During every bus ride on our field trips, our teacher read the newspaper to inform us of the happenings of the State. And as our ability to travel safely around the country dwindled, I looked forward to these bursts of information as they shed light onto the political situation unfolding before us. After arriving back to campus from a trip in the thick of the Operation, my mom called with a list of possible flights home; she said that she did not want me in a “war zone.” The difference between her vision of the danger around me and my own experience only widened as she continued to be fed ideas from American media that disproportionately represented one side of this struggle.
I was thinking through my mother’s perceptions of my surroundings based on the conservative narratives of Israeli media. For the first time in my 16 years of Jewish education, I realized the void in this learning: my miseducation manifested in the information purposefully concealed from me. The dissonance between my lived experience and the media portrayal of this situation evidenced the impact that media has on perception, and therefore, action. While I had the privilege of leaving, this violence has been, is, and will continue to be the reality for Israelis and Palestinians, and to go home meant to take advantage of the safety in distance.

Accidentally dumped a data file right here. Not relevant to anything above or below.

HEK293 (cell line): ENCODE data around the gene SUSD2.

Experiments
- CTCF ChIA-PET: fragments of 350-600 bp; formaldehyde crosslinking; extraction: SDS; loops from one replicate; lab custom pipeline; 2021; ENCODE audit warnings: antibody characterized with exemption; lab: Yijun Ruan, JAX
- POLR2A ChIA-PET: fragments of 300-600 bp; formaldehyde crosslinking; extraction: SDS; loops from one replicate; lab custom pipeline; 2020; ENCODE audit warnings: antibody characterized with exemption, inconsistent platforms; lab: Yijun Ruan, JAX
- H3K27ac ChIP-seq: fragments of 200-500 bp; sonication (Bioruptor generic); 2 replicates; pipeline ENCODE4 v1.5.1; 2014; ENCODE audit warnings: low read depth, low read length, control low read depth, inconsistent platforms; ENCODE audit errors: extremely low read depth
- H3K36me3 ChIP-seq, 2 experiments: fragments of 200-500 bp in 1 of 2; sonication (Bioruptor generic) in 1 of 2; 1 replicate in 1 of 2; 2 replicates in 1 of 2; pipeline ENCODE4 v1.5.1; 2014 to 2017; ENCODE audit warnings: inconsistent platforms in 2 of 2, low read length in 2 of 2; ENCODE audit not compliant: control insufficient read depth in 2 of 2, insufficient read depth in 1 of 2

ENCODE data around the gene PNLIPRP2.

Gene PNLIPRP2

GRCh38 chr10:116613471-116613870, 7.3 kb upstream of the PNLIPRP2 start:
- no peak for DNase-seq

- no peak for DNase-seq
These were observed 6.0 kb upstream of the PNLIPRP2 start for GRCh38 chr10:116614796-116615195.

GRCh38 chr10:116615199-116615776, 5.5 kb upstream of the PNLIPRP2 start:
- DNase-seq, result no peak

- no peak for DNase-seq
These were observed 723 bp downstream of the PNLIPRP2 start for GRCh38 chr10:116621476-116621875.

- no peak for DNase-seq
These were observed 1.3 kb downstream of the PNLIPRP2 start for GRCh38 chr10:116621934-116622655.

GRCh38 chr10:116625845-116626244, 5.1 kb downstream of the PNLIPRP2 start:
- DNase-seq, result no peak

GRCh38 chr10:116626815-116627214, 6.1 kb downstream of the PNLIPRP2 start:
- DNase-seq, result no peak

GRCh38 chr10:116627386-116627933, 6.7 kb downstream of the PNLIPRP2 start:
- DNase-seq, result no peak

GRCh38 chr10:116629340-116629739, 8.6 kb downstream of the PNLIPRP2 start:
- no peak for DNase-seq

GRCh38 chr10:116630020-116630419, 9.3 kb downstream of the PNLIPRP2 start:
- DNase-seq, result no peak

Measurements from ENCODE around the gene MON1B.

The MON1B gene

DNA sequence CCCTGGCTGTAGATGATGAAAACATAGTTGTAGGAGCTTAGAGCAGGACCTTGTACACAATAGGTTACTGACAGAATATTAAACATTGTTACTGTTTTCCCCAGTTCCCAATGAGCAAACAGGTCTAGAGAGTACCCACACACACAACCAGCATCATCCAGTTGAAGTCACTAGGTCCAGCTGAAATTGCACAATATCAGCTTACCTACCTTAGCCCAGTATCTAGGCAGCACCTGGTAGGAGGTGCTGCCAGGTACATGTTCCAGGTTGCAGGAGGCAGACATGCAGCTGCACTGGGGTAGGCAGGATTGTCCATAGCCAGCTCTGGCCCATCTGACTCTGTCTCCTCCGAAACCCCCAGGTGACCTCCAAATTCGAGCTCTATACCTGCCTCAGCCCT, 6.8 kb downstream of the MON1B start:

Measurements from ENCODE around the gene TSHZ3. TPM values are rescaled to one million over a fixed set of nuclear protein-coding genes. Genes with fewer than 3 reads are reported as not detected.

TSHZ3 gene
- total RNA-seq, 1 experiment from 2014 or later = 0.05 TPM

Traveling and experiential learning programs are exhaustive of both time and money. As a White American woman, I rarely rely on a set of concrete walls to ease worries of personal safety. At the same time, this experience provided me with the opportunity to search for truth and begin to question my location in navigating the Israeli-Palestinian conflict.
I requested that Palestinian voices be brought into our classroom. Why couldn’t we, as Jewish American students, access Palestinian media sources as well to contextualize the lives being lost at the expense of this war? These perspectives existed all along, but the Palestinian narratives remained suppressed.
In choosing to stay, I committed to learning more of the truth and felt the obligation to do so. The partial picture reported to Americans, and even embedded in Israeli and Palestinian textbooks, perpetuates divisiveness. The invisibility of other narratives allows Israel to justify the subordination of Palestinians and warrants Palestinians to retaliate against the occupation and settlement of their land. Therefore, the cycle of discord sustains itself in the region.
Curriculum is intentional, and what isn’t included in it is even more so. Part of navigating education is recognizing and acting on those gaps, and it shouldn’t take a siren or a shelter to see the slanted qualities in presented facts and figures.
That summer continues to sit with me, nearly five years later. It informs my continued ties to Israel based on identity and my obligation to lift up the voices of Palestinians. My Jewish education now roots itself in formulating questions out of answers, and from that identity, my questions will persist. My critical analysis will escalate. My inherent commitment to the stability and justice of both Israel and Palestine will too. Just as the translation of the word Israel implies, I have and will continue “to wrestle with” Israel—and proudly so.